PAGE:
Skip to main content

How to Handle Office Bullying and Financial, Verbal, Emotional, and Physical Abuse at Work

Degrees in medicine and psychology. Recognized contributions in allopathic & alternative medicine, brain research, and space medicine.


Have You Been Bullied? Do Not Be Misled by Misinformation

How many workers in America are bullied each year?

Many workers and many people in America generally feel powerless. They never report bullying or bullies. While some articles make unsubstantiated claims that 80% of workplace bullying cases are litigated in the US, as of mid-2011, this is not the case.

Rather, 80% of the bullied walk away and find another job. This is one reason for a high employee turnover rate that is not discussed openly.

At the same time, many sources expect 80% of US employers to have a written policy against bullying sometime in the decade of the 2010s. As of 2013, little progress has been made.

Although many workers report that they have been bullied at work, other individuals may not know what bullying includes or how to recognize it when it occurs. Overall, bullying creates a hostile work environment, and this uncomfortable work atmosphere is against EEO requirements and can be reported in an official complaint. Equal numbers of men and women become bullies in the workplace, so it is not just men and not just women that might abuse an employee.

One hallmark of bullying in the workplace is that a talented, competent employee is the one that is usually bullied, rather than someone that does a mediocre or bad job. A talented, skillful individual is a threat to the bully.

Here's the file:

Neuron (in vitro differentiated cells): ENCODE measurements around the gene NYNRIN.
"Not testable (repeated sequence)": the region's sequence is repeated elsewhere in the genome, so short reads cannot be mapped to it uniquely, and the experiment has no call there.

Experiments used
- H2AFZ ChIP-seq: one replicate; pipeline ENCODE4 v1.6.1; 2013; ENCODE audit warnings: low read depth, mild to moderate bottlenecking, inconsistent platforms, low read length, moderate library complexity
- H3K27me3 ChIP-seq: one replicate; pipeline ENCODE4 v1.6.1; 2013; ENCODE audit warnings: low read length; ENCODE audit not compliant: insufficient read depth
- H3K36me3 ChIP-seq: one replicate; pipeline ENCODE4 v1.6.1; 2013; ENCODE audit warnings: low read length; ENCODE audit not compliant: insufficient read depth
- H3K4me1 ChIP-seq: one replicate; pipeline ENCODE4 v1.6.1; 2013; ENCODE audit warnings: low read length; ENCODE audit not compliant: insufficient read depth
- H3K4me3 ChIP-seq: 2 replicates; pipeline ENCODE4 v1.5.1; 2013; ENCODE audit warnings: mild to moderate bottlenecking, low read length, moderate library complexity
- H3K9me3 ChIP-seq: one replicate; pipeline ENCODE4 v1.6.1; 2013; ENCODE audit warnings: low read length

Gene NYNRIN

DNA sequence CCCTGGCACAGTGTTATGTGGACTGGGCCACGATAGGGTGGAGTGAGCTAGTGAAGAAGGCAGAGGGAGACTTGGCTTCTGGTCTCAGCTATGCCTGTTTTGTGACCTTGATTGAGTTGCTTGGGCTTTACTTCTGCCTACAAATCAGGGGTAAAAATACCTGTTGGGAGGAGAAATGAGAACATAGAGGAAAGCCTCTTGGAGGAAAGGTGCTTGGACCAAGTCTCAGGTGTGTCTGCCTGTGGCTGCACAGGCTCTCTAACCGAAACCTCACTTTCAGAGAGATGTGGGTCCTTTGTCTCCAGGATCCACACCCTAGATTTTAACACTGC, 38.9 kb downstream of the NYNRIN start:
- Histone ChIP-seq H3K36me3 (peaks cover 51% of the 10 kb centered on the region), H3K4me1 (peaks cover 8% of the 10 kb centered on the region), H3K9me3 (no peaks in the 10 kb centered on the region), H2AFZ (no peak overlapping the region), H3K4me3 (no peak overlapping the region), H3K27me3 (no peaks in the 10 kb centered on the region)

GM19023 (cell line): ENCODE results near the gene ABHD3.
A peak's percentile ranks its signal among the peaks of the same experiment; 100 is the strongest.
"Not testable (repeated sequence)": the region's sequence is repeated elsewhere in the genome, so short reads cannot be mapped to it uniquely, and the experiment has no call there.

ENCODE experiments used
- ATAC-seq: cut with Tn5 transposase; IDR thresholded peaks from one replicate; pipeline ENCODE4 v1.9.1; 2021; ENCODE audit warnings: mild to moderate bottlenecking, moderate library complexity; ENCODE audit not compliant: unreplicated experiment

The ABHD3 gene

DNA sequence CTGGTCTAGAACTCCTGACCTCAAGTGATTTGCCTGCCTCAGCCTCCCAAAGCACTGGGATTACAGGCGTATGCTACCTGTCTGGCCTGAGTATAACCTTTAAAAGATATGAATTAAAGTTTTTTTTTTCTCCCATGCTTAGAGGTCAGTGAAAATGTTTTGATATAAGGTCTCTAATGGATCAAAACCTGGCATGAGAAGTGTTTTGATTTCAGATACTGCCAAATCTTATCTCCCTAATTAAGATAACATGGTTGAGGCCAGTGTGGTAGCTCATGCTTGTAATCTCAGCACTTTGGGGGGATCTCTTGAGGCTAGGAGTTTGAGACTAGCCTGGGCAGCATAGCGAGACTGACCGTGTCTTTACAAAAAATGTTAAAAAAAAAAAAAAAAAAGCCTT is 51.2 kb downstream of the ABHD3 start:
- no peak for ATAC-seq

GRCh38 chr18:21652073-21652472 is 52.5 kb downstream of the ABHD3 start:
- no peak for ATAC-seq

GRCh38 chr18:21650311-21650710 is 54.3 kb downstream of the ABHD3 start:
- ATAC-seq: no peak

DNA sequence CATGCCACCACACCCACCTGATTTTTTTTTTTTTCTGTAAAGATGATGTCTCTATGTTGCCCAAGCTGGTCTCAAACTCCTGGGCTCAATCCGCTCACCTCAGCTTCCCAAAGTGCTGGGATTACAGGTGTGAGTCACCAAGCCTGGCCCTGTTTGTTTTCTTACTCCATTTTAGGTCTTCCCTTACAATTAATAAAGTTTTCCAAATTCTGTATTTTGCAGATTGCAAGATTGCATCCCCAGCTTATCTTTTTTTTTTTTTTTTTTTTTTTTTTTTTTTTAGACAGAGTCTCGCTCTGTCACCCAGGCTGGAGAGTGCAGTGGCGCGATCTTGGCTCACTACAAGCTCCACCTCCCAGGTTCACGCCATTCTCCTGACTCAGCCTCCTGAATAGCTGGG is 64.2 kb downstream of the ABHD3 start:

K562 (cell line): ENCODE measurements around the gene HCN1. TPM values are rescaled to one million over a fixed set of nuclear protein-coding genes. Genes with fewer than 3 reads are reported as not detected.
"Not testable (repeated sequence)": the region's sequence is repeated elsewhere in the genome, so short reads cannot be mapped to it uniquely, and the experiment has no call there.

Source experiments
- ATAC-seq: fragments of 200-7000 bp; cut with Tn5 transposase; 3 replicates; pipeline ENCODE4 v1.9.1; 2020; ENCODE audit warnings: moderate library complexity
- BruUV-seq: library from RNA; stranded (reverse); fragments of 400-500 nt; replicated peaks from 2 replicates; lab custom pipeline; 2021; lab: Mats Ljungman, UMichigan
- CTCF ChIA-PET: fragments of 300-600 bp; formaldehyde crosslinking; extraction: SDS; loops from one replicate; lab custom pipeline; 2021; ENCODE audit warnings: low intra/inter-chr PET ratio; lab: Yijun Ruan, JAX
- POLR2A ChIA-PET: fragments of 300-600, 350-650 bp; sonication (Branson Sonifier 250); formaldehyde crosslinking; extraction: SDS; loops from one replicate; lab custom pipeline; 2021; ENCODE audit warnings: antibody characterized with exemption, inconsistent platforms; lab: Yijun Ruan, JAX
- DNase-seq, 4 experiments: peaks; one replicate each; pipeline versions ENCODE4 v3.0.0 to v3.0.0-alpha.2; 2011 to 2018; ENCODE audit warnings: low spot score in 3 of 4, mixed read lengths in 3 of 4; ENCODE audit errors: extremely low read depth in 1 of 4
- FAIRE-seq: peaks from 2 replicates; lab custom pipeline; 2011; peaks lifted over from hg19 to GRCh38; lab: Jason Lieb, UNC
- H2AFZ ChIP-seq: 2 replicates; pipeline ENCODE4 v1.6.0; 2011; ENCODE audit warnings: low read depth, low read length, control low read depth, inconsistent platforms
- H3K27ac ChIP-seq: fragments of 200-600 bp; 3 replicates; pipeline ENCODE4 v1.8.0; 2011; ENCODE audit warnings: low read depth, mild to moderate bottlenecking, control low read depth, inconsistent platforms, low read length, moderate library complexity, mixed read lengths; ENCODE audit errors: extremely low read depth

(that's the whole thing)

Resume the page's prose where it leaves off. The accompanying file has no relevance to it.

A full 80% of those who are bullied in the workplace walk away and find another job.

Examples of Office Abuse

Good workers are being constantly criticized, having their job responsibilities taken away, or being assigned meaningless, made-up tasks or "busy work" to perform on a daily basis.

Some of these employees are given nothing to do at all, and then bosses write them up for not doing anything. This is bullying and abuse. Other signs of abuse in the workplace:

  • A supervisor constantly yells at workers.
  • A supervisor or coworker picks on the same people in front of others or in private where there are no witnesses.
  • A boss constantly blocks someone's promotions.
  • A supervisor sabotages an employee's work or claims it as his own.
  • A boss, supervisor, or coworkers deliberately ignore certain individuals at work and put them "out of the loop."
  • A supervisor overloads employees set unreasonable deadlines and requires many hours of work beyond full-time without additional pay. NOTE: Legal action is allowable if the average wage because of this added requirement dips below Federal Minimum Wage.